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A magnetic brake is a device that leverages strong magnetic forces to slow a vehicle down. There are various different types of magnetic brake systems, including ones that use electromagnets to actuate traditional friction pads, and those that leverage magnetic repulsion itself to provide resistance. These can be found on a variety of vehicles, from trains to roller coasters.
The most common type of magnetic brake is the electromagnetic brake, in which an electric current is run through magnets attached to a pair of brake pads. As they are attracted to each other, the magnets clamp the brakes over a brake disk, which generates friction to provide stopping power. There are several variations on this design, including so-called failsafe brakes, which employ very strong permanent magnets that are attracted by default. Only by an opposing electromagnet actively keeping them apart do they remain open, so in a power outage or other emergency, they automatically engage.
Another kind of magnetic brake is known as the Eddy current brake — an eddy current being the form of resistance the electromagnets create to slow a vehicle. Instead of simply being the force that brings friction pads together, in an Eddy current brake, when an electric current is run through two round magnets situated on either side of a magnetic disk, the eddy currents resist the motion of disk. This type of force is commonly known as electromagnetic induction.
By increasing or decreasing the amount of electric current, the stopping power of an Eddy current brake can be correspondingly attenuated up or down. Rather than pads pressing harder on a rotor, the resistive magnetic force is amplified. Though there is no physical contact, the process still generates increased slowing, along with heat, as a result of the resistance. Eddy current brake systems are used mostly in larger vehicles, like trains.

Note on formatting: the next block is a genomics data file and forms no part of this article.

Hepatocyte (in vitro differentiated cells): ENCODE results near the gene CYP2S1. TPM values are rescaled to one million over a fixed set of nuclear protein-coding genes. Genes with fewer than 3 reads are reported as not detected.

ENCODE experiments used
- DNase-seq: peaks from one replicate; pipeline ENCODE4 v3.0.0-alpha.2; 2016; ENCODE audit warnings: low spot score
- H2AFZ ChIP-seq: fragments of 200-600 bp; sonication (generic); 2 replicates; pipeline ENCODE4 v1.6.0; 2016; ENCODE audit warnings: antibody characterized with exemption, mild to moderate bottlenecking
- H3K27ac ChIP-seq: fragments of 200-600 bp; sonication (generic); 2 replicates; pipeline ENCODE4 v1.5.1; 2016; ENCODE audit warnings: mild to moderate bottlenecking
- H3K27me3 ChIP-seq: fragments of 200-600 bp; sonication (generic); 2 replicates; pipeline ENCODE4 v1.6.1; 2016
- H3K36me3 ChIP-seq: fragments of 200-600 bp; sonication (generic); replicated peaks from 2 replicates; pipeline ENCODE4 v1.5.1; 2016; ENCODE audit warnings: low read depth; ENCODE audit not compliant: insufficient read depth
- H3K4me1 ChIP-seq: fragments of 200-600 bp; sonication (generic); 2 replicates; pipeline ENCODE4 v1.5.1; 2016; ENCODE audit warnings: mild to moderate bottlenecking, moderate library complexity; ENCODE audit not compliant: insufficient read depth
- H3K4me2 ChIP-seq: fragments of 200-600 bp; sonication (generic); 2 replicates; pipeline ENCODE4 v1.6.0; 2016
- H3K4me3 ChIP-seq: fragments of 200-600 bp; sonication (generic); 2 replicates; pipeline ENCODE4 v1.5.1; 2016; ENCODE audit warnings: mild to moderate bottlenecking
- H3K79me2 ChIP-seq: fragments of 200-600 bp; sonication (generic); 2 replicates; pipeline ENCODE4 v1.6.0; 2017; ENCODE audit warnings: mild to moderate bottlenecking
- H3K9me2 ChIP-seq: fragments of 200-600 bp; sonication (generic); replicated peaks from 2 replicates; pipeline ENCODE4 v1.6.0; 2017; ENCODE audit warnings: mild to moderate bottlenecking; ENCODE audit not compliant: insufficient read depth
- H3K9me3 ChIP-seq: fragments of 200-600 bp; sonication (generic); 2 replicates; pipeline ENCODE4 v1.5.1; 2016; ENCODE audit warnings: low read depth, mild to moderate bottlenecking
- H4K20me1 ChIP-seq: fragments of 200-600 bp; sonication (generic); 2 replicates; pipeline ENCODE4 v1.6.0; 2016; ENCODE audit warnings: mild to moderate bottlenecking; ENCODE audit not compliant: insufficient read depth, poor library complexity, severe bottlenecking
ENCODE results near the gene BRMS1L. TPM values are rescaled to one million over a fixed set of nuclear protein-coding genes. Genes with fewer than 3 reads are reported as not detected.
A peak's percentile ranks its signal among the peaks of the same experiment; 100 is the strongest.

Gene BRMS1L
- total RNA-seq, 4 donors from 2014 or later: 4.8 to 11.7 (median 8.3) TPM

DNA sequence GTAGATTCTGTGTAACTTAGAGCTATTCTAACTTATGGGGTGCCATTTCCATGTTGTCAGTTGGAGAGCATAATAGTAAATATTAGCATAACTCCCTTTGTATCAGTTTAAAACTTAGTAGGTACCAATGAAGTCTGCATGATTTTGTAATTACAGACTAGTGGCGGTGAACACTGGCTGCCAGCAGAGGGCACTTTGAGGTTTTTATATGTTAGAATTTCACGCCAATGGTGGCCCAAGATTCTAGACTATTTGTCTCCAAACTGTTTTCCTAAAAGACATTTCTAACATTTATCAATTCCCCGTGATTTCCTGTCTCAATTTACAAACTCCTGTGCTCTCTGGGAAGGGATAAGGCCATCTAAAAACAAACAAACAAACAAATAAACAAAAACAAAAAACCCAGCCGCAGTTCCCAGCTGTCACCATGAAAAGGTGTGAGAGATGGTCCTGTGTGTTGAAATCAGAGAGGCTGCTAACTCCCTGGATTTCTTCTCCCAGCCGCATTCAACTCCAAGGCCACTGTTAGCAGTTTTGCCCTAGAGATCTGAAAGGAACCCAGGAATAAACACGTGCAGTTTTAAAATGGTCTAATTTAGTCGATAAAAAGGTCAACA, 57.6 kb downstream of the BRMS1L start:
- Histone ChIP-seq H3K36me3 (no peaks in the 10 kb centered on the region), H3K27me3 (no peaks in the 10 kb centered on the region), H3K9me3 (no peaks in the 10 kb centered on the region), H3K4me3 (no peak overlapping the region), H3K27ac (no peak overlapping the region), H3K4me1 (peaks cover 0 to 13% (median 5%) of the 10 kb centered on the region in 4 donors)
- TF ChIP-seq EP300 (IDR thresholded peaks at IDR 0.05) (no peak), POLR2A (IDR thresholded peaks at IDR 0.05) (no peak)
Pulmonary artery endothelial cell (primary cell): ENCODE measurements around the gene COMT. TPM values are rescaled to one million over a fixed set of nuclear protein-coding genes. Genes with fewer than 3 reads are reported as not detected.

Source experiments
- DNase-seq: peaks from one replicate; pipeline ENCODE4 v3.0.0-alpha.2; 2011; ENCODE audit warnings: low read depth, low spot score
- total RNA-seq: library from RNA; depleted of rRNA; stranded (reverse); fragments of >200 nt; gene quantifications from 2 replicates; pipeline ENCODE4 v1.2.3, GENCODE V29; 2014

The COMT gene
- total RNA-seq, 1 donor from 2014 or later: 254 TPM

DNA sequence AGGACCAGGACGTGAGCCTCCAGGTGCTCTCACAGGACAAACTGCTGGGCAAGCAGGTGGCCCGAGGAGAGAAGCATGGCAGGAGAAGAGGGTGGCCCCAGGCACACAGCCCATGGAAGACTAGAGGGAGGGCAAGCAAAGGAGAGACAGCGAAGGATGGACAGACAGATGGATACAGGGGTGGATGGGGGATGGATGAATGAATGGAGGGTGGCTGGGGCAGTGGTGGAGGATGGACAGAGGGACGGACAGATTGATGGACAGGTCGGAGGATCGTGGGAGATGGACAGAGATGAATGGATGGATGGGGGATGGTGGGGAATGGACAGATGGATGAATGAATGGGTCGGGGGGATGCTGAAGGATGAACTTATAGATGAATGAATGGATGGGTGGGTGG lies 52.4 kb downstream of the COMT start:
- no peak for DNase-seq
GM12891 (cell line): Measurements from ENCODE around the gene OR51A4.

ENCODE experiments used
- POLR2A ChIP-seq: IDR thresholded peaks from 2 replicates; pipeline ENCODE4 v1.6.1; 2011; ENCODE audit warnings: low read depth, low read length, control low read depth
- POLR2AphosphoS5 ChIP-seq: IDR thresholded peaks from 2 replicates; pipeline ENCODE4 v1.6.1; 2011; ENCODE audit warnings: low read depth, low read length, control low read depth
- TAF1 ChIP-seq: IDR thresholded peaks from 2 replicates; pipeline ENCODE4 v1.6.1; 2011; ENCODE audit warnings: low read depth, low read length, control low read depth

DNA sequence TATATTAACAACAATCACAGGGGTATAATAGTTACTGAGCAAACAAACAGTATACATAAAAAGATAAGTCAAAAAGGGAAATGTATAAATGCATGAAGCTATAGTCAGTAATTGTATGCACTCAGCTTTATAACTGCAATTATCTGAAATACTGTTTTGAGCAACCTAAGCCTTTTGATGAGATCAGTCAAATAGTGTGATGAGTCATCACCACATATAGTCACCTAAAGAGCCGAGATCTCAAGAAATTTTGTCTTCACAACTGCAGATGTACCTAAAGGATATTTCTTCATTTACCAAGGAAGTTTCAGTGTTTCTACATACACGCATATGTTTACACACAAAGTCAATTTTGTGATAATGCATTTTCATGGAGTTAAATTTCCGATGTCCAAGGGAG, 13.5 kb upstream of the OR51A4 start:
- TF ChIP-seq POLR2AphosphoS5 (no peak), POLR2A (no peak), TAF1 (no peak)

A sub-type of the Eddy current brake is known as the linear Eddy current brake. Instead of the normal circular design, magnetic coils are wound around a straight rail. The coils alternate between a positive and negative magnetic charge, so, when activated, generate resistance and slowing action. This design is less widely used than traditional electromagnetic brakes on train systems, but, in places like Europe, is becoming more common on high-speed rail systems.
Unpowered versions of the linear design — which instead use permanent, rare Earth magnets — are the brake of choice on most roller coasters. As anyone who has ridden a roller coaster will be aware, these non-electromagnetic types work on an on-off basis, and cannot be easily modulated. This results in very abrupt periods of deceleration, and, for this reason, they are not a popular choice on more comfort-oriented vehicles, like trains.
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